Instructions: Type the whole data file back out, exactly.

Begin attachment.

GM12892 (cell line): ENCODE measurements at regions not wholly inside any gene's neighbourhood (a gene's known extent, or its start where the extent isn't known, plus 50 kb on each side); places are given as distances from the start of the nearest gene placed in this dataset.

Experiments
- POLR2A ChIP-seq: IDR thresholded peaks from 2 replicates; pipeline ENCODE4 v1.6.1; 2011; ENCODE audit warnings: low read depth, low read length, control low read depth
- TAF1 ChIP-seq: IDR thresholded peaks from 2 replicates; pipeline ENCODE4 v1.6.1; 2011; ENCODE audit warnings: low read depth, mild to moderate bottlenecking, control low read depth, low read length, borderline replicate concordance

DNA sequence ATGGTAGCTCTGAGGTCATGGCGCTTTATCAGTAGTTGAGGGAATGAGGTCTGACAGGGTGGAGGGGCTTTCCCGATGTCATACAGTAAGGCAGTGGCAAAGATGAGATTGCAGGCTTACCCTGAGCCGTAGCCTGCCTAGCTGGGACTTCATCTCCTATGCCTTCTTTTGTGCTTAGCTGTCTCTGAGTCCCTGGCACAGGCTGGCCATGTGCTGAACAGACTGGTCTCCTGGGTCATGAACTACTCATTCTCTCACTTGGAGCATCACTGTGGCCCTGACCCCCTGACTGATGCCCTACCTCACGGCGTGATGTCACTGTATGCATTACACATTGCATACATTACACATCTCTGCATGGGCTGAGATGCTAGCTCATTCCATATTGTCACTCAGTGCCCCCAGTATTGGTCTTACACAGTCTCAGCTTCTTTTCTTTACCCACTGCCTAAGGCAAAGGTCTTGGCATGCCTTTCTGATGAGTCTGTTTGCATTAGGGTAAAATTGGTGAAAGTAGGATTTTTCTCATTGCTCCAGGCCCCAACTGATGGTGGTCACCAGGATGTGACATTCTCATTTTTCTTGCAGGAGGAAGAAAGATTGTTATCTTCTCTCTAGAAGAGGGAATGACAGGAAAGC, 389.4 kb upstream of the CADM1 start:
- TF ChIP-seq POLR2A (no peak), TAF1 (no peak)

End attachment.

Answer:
GM12892 (cell line): ENCODE measurements at regions not wholly inside any gene's neighbourhood (a gene's known extent, or its start where the extent isn't known, plus 50 kb on each side); places are given as distances from the start of the nearest gene placed in this dataset.

Experiments
- POLR2A ChIP-seq: IDR thresholded peaks from 2 replicates; pipeline ENCODE4 v1.6.1; 2011; ENCODE audit warnings: low read depth, low read length, control low read depth
- TAF1 ChIP-seq: IDR thresholded peaks from 2 replicates; pipeline ENCODE4 v1.6.1; 2011; ENCODE audit warnings: low read depth, mild to moderate bottlenecking, control low read depth, low read length, borderline replicate concordance

DNA sequence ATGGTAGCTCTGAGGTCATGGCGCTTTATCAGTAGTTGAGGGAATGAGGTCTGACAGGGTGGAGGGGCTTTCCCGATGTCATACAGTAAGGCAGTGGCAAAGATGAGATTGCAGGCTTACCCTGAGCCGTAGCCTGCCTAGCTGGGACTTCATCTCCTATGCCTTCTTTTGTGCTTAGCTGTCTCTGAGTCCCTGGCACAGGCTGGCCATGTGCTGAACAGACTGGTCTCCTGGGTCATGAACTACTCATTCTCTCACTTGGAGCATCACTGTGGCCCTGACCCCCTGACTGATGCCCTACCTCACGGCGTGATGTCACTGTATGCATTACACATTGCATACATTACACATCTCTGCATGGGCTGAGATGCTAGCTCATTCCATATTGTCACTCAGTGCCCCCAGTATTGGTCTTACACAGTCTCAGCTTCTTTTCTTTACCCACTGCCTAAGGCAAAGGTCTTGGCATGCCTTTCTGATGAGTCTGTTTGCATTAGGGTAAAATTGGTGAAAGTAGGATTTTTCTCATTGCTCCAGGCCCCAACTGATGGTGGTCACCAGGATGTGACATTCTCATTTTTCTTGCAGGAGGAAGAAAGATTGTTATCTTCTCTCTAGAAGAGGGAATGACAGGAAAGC, 389.4 kb upstream of the CADM1 start:
- TF ChIP-seq POLR2A (no peak), TAF1 (no peak)